When I first started on the Internet, I was concerned about spending money. You’re probably expecting a follow up like, “But then I realized it was important to spend money to make money.” Can your online presence be created with bargains?
What I’ve learned is that the way to spend wisely is not to focus on how much something costs. It’s creating a business where you gain the most value from what you spend.
“There’s a reason it’s so cheap…”
Recently I was browsing through Craigslist when I came across an ad that promised copywriting for … $49. That’s what they charge for a few pages on a website or a letter. I gathered that a whole sales letter comes at a higher price … a whopping $69.
Of course, I looked at the fine print. I didn’t find any info about who would be writing this copy, how they were trained, and why they were qualified.
They’re hoping you’ll say, “No big deal. Who cares who they are? They’re cheap and they seem to be getting results. Just look at those testimonials!”
I googled the names on the testimonials and came up empty. Sure, they were real people, but they seem to have an online presence limited to Twitter. I didn’t find their websites anywhere.
So the best way to get value isn’t to find the cheapest copywriter. Instead do these 3 things.
(1) Hire the copywriter before the designer.
“I just paid $2000 for someone to design my WordPress website. Now I need to put the copy into the website.” That’s a common concern when someone hires me (or any other copywriter).
In one case, the designer created a home page with three “what next” boxes. When we talked, the business owner realized he needed two boxes — not four. His clients tended to move in one of two directions — period.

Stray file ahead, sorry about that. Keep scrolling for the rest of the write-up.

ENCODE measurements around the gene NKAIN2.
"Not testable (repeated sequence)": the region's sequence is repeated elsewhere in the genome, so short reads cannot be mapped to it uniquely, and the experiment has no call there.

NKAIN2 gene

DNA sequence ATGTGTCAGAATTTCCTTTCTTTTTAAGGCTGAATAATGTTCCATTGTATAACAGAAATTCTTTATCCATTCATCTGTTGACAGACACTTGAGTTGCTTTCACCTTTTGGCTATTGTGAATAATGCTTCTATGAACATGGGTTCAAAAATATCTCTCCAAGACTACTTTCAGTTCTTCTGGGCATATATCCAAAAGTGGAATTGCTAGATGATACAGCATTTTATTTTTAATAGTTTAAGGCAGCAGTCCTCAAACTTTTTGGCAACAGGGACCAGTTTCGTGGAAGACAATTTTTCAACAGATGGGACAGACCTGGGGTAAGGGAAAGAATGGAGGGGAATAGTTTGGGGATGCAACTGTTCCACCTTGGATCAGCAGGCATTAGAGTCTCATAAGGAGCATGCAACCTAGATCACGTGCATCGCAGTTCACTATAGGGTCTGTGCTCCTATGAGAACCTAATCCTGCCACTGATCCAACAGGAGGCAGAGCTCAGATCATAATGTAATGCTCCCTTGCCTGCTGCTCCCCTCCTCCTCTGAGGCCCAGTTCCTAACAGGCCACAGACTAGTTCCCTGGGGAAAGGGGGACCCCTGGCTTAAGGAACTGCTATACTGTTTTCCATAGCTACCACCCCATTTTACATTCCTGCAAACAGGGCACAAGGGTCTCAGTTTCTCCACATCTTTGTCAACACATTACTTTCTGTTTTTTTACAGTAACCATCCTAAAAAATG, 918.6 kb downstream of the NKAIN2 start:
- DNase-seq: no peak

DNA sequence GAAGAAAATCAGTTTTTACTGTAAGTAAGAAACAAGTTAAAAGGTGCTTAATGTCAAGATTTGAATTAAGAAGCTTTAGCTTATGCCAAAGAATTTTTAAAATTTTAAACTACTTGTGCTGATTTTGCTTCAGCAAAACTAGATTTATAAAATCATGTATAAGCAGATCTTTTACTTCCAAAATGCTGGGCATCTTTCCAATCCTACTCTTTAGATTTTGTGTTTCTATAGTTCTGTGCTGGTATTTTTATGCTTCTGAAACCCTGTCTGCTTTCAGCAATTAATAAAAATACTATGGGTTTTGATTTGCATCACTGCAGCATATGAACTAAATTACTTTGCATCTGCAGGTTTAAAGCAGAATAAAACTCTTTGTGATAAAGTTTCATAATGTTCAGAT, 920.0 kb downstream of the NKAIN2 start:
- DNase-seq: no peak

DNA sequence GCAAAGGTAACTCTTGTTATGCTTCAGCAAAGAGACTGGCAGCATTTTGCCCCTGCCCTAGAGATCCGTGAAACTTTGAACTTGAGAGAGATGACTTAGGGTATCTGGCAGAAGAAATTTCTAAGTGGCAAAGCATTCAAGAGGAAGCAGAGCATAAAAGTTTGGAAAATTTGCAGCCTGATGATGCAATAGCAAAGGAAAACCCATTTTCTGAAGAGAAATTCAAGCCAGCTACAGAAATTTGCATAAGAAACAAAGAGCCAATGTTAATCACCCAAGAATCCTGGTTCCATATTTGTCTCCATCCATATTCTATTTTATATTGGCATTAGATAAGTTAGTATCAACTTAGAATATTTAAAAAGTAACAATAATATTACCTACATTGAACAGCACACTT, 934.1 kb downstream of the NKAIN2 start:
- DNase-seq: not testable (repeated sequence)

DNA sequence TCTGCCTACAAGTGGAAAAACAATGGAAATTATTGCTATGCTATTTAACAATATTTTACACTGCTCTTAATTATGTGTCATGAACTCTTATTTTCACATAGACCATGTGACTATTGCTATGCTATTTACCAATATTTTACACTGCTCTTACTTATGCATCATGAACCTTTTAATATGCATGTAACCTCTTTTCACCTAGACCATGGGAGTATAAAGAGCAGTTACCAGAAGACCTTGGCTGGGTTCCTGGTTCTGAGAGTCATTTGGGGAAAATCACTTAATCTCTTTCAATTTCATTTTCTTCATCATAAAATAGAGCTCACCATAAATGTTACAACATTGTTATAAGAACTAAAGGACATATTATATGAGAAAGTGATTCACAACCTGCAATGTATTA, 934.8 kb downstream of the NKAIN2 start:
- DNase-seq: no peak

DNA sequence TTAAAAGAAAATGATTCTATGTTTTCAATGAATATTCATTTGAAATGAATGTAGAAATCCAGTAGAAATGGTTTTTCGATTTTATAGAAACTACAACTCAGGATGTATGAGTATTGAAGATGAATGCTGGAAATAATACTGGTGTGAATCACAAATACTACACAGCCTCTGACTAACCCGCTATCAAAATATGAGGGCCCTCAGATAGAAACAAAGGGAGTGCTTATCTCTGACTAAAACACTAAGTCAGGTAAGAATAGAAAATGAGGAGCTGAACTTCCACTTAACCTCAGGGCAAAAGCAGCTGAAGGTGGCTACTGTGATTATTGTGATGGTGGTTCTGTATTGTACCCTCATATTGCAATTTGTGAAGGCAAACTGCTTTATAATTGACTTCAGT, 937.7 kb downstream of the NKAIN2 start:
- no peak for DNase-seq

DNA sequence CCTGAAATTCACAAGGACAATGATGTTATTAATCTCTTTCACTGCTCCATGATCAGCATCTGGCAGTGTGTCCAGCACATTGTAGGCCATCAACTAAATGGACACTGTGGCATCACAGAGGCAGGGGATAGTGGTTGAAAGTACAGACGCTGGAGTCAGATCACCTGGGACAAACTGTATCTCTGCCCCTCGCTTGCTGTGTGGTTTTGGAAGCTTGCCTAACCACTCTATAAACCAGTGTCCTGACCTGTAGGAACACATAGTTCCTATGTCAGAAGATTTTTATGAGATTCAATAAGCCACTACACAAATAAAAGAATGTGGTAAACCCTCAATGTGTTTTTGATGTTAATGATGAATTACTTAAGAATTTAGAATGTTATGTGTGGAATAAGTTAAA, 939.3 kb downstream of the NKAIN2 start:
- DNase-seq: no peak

A small change but a big impact on the design…and a significant change in message. I’ve written a blog post on this topic on my own blog.
(2) Think of strategy, not design elements.
A professional copywriter will help you clarify your message. Instead of asking, “How many boxes?” you’d get answers to, “How many options do I want to offer for my clients?”
Writing the copy also helps you get clear on your first offer (or the offer you want to focus on now). Will you have a package of coaching or consulting sessions? Will you offer a series of packages at different price points? Will you offer a program — anything from a course to a balanced financial portfolio?
(3) Think of developing selling tools, not wordsmithing.
Writing copy helps you get clearer on who will buy your offer. You probably know “everybody” is not the answer. Demographics probably won’t be helpful.
And identifying the problem is a good start — but to write copy, you’ll need to focus on the way your client is experiencing the problem. Copywriting starts with symptoms, not big-picture problems.
For example, I once worked with a business owner with a unique niche: helping foster and adoptive parents deal with difficult children. The children may be hard to handle because they got caught up in their parents’ messy divorce, because they’d never experienced wise discipline, or because they were adopted from a challenging environment.
When writing the copy, we knew we were writing to the parents, not the children. We needed to focus on symptoms from the parents’ perspective. What do they experience on a typical day? For instance, does the first tantrum start at 6 AM? Does a child start crying because she has to go to school? Does another child hide because he doesn’t want to eat breakfast?
We came up with a narrative that captured the feelings of this business owner’s clients. We told stories…some on the home page, some on the about page, and others in blog posts.
This business owner didn’t need wordsmithing. He needed selling tools. Once he had the tools, he could write some of his own copy or prepare a good draft for a professional copywriter.
Learn how copywriting works: Start Small
Some business owners start with courses and books. When you’ve studied copywriting and gained some experience, you may be able to create an online presence from Craigslist writers. You might get lucky with a brand new copywriter who’s got special deals. You’ll know what to ask for and how to evaluate what you’re given.
You can enhance your online presence with an affordable design and logo when you know what to ask for and how to develop specifications. A lot of people get their first (and sometimes their only) logo from Fiverr because they know exactly what to ask for and how to evaluate an artist’s work after the first draft.
Originally published at https://cathygoodwin.com.